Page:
Smartphones-Introducing a Paradigm Change in the Hospitality Sector

Thomas Klein, RVP, Fairmont Hotels & Resorts
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Thomas Klein, RVP, Fairmont Hotels & Resorts

Technology continues to seam­lessly weave itself into the general populations’ daily habits and increasingly it is also influencing travel plans and rou­tines. Smartphones and the peripheral technology associated with them has be­come an integral part of hotel stays for many guests.

Hotel technologies that are (or are nearly) ubiquitous

• Mobile check-in and check-out
• Keyless room entry
• Digital concierge
• Touch-screen technology
• In-room tablets for internet browsing, temperature control, ordering from dining outlets and more
• Hotel brand specific apps

Mobile bookings are becoming more popular and represent a large piece of the business mix for hotels, thus making it critical that mobile websites and/or apps offer an accessible, well designed interface. In the past, many brands did not have a mobile-specific website and as a result, frustrated users quickly exited to potentially book on an IMM or 3rd party channel. Today, most brands have updated their mobile sites, to employ responsive designs. These mobile sites now aim to provide optimal viewing and interaction regardless of device. Responsive design is becoming more vital as recent reports indicate that mobile traffic makes up more than half of all internet traffic.

Hotel brands seeking to stay relevant (or ahead of the curve) must analyze these technologies and determine what warrants allocation of limited resources. When Google Glass was announced, it was perceived to be a futuristic technology and something that all brands needed to plan for and invest in developing corollary technology. Looking back, this anticipation was clearly off the mark as Google Glass’s perceived future impact was grossly overstated and the product is no longer on the market. The impact of the Apple Watch for example remains to be seen and it would be unwise to immediately dedicate resources to an unproven technology.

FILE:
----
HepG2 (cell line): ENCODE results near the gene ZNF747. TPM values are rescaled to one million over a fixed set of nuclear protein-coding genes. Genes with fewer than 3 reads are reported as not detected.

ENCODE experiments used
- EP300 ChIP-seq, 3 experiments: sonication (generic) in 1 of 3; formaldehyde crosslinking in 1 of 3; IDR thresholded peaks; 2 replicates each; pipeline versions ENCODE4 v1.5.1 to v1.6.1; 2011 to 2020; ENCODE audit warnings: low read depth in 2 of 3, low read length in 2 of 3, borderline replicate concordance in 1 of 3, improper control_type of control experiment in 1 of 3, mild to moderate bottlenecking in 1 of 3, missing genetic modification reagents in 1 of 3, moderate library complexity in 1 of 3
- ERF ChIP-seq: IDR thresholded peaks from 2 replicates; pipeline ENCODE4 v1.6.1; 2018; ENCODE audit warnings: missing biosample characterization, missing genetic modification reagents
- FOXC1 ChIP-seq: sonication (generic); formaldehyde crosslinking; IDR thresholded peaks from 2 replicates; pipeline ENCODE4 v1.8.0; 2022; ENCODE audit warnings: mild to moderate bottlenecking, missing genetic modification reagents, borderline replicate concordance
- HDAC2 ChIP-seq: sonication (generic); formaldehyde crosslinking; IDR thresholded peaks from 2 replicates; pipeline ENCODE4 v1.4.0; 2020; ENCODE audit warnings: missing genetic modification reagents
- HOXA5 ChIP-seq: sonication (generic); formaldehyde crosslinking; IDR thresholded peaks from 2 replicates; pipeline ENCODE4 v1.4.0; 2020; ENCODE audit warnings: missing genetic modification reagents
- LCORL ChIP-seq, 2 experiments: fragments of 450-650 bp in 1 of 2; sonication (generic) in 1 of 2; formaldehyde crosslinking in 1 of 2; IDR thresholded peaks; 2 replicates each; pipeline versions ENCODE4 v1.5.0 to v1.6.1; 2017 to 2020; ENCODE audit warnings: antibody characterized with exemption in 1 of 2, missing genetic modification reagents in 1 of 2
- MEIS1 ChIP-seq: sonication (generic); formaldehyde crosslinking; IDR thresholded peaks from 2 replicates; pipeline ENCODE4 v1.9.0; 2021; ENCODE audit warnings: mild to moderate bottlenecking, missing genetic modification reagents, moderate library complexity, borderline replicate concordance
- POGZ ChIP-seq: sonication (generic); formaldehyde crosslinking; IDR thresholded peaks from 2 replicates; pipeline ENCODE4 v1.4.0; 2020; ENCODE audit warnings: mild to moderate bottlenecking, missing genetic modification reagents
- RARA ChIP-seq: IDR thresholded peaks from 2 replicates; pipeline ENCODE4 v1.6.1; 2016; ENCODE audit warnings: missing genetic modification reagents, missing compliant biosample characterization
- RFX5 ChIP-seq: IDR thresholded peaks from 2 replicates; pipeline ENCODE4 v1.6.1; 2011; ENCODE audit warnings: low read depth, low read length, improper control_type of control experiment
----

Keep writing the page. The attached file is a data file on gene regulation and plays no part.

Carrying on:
In the past, many brands did not have a mobile-specific website and as a result, frustrated users quickly exited to potentially book on an IMM or 3rd party channel   

Instagram is a huge player in the hospital­ity social media space, with certain experts believing it to have overtaken Facebook in its impact. Conrad Ho­tels features touch- to-shop technology on its Instagram page. When you click on a thumbnail on its Instagram feed, it takes you to a specific property website to book. Facebook booking widgets have been around for a several years, but have had less of an impact on luxury hotel brands than those with a significantly lower price point.

Reputation management is a discipline that was virtually unknown to some brands as recently as five years ago. Now there are companies that provide brands with the ability to understand and respond to what is being said about them online. While in the past, conventional wisdom would have had companies abstain from engaging consumers in a public debate, the overwhelming number of brands today not only actively engage, but have individual employees dedicated to that sole function. This is an arena that has put fear into many companies, who need to not only manage brand perception, but decide whether or not to respond to posts while maintaining their effort to control the message. While this is a legitimate fear, it is critical to understand that the conversation will happen whether or not the brands choose to participate and it is in their best interest to offer their side of the story.

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